Nora: All right, we've got a wedding grudge, everybody. I'm also reading these for the first time, so I hope you enjoy that- my blind reactions to them. Instantly, I'm transported back to a state of rage when I think about my rehearsal dinner. Specifically, being completely left out of planning our rehearsal dinner. I was never a bridezilla, and had a nice low budget wedding, so my expectations seemed reasonable to me. My now father in law, when asked if he could contribute to the dinner, said that they would take care of it, though as the day grew closer, he seemed to change his mind? And when asked point blank, he said, I already paid for my daughter's wedding and was completely belligerent when trying to work with him. And we ended up with pizza on the deck of my husband's bachelor pad. It was fine. Everyone we love was there. But I'll never get over the flippant disregard of my father in law saying that he already paid for his daughter's wedding. What about his son? And weddings bring out, like I said, the worst in people, the worst in patriarchy. The money thing is so weird. I had two cheap weddings. Would only do it that way. No offense. Even though in high school I was like, oh my God. Like I mean, I went to enough wed- like Catholic weddings, like big Catholic weddings to be like, oh yes, release the doves, I will- marry me in a basilica. I want a high mass. I want it- I want it- you know, I want it big. I want it big. I want to drive in on a vintage car. I want to, you know, have a first dance to a Frank Sinatra song with my dad. Had my dad and I ever danced before? No, no, no, no. But we would do it at a wedding and people would be like, they danced, they danced so beautifully. No, I think we sort of were semi forced to dance at my- my first wedding, for which he was alive. And we were like, what are we doing that? And no one was watching. Like, we just danced for fun.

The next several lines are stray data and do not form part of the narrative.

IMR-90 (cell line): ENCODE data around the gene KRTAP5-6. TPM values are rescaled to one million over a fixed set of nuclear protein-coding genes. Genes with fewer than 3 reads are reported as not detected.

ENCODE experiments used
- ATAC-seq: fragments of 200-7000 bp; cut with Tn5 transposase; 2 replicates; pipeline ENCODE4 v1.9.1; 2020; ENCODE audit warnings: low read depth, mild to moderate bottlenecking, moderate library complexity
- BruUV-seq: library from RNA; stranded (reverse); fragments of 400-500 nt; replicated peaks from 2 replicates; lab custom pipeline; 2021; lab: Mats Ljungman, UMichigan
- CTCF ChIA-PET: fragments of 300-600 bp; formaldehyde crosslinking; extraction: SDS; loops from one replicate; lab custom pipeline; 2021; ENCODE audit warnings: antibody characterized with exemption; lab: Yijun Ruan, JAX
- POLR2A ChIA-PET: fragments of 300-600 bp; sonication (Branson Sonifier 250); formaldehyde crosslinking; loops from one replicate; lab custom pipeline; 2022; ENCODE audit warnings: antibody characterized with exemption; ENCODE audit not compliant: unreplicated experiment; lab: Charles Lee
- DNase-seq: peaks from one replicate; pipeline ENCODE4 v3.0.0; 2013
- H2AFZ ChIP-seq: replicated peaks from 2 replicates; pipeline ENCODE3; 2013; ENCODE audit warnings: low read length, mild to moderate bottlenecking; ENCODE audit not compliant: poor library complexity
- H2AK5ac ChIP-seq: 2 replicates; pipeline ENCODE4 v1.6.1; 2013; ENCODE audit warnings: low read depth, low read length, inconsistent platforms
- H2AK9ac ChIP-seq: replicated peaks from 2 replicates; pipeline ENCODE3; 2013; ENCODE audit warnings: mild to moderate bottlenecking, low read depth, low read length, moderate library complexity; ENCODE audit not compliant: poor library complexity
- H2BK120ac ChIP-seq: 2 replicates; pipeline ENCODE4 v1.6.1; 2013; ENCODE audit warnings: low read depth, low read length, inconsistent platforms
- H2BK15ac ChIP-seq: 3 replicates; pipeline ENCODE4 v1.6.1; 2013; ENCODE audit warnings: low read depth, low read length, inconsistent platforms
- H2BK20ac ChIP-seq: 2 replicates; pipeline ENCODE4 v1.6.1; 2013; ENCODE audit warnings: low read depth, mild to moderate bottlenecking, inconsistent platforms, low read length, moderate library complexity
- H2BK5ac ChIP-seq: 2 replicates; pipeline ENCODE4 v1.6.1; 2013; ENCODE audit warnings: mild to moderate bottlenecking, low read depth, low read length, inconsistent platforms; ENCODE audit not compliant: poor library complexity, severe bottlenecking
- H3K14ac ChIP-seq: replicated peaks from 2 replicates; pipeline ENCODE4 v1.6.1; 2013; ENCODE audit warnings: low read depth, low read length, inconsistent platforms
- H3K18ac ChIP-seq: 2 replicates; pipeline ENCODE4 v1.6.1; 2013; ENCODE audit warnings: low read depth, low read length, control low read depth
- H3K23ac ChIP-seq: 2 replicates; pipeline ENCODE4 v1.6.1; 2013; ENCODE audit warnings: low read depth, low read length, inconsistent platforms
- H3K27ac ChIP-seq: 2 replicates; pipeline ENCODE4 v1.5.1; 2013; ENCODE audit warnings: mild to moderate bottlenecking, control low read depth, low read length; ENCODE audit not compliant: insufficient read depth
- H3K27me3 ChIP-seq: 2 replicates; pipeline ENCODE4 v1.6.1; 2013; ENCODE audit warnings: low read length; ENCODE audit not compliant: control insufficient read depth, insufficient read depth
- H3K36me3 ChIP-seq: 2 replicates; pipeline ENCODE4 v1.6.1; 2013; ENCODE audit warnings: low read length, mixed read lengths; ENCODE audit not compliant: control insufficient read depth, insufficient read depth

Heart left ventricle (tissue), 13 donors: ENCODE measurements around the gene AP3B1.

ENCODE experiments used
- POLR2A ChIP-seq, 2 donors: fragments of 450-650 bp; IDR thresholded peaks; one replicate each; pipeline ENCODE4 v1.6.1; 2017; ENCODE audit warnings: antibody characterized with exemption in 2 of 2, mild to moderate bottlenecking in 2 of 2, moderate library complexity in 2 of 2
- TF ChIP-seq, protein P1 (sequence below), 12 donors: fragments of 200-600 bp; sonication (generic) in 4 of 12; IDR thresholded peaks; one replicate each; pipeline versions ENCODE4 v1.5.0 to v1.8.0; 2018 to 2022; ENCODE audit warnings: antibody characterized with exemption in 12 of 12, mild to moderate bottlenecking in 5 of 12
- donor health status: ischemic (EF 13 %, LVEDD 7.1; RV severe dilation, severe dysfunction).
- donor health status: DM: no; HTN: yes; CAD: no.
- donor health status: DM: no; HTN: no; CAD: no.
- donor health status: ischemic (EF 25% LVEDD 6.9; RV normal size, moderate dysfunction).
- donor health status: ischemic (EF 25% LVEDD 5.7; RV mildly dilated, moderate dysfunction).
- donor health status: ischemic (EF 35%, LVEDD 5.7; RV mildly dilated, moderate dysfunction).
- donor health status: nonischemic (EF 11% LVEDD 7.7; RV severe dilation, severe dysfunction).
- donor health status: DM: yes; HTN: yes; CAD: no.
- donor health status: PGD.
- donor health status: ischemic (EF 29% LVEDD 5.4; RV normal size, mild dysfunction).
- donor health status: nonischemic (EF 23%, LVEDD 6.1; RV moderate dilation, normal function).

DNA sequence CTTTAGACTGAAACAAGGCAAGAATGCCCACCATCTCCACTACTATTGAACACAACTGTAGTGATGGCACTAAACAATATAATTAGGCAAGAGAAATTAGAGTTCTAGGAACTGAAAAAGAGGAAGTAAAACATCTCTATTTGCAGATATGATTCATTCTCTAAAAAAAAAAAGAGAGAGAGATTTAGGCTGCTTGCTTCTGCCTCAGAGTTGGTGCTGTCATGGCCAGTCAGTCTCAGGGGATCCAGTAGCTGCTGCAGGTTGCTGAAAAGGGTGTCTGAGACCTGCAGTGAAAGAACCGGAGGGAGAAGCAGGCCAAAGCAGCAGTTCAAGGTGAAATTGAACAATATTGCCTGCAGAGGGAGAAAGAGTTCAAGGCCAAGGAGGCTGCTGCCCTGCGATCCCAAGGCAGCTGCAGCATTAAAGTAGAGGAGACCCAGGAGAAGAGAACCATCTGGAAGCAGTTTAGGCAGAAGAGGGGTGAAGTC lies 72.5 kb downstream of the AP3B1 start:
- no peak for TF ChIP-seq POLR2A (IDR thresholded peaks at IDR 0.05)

Nora: Here we go. This one is labeled Sweater Affair. I don't know what this means, but I'm excited about it. Hi, Nora. I got pregnant at the age of 20 before marriage, scandalous! Her words, not mine. After having been with my then boyfriend for two years. He was three years older and had a close friend who was a woman. He had been friends with her since he was 15. They dated as young teens do. He was there for her when her dad died, which I can't imagine going through at such a young age. Yeah! All that said, sure, I was jealous, but I tried to be open minded. One day he drove my car to her mom's house to help her with a home project. Apparently she got cold. It was August in the south and my sweater happened to be in my car. It was a maternity cardigan and the b took it. This is- this is- I can't believe. This is some like pure Midwestern energy, the next few sentences. I got it on sale for four dollars, but I remember harping about it originally being 40 dollars from Kohl's. OK, there's the MSRP, and there's what I paid for, but it's obviously worth the 40. I only paid 10 percent. I used my Kohl's cash, obviously. Also, she stole a maternity cardigan, she was not pregnant. I love this. I never got the sweater back and I know she took it out of spite. We were never friends. She was the sort of person who always gave backhanded compliments, nails on a chalkboard personified. Anyway, she knows what she did. Oh, my God, I ended up getting married and divorced years later, as did she. Her ex-husband reached out to me a few years later and of course, we dated for a few months. At the time, I told myself it wasn't out of spite. Now, looking back, of course it was, duh. I 100 percent dated her ex-husband because she took my sweater. This is all little tongue in cheek, because, am I aware that there's a strong chance my boyfriend and eventual husband was having an affair? Yes, of course, I got proof years later. I'm still only mad about the sweater. Oh, my God, this grudge also, like when you imagine all the different sides, like it's- it's rich, this is a rich grudge, OK? It's not about the four dollars sweater, it's about what the four dollars sweater represents, which is forty dollars in Kohl's cash. OK.